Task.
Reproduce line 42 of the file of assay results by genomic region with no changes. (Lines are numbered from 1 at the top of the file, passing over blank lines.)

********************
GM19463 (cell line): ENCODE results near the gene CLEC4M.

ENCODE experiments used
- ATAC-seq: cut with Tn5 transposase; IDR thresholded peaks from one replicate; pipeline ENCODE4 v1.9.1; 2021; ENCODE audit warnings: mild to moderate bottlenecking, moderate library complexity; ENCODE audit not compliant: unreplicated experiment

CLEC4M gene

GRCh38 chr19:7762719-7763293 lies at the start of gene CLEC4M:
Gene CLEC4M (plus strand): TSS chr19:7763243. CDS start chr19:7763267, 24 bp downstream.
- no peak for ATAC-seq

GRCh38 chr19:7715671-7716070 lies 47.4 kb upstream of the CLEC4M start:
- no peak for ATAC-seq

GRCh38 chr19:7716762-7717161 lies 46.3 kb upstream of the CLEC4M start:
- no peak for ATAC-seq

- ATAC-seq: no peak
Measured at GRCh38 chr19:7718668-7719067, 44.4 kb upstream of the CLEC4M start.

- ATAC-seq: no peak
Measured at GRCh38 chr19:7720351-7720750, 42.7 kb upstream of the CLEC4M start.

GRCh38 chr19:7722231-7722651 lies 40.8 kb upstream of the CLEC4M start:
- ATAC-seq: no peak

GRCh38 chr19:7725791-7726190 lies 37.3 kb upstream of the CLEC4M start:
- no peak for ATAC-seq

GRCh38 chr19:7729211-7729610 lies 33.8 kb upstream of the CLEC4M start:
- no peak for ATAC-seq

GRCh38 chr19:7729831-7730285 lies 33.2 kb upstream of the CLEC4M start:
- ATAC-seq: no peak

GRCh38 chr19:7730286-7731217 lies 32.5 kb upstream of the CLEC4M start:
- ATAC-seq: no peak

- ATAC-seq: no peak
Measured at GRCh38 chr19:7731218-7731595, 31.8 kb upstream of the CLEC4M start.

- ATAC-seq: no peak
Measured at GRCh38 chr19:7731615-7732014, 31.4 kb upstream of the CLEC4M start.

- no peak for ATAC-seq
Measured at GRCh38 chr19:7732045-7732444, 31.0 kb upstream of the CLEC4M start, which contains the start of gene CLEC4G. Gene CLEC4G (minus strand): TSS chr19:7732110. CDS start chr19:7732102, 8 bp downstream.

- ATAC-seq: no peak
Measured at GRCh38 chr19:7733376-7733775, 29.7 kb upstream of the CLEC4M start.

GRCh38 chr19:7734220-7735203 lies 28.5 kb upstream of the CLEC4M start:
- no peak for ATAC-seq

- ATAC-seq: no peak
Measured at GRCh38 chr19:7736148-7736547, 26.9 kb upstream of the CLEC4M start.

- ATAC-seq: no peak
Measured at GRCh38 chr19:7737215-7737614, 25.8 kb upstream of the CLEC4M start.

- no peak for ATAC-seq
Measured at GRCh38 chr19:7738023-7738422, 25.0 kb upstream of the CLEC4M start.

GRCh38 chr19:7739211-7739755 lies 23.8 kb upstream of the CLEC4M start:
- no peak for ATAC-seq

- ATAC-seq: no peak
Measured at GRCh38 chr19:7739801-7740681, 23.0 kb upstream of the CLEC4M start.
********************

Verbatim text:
GRCh38 chr19:7739211-7739755 lies 23.8 kb upstream of the CLEC4M start: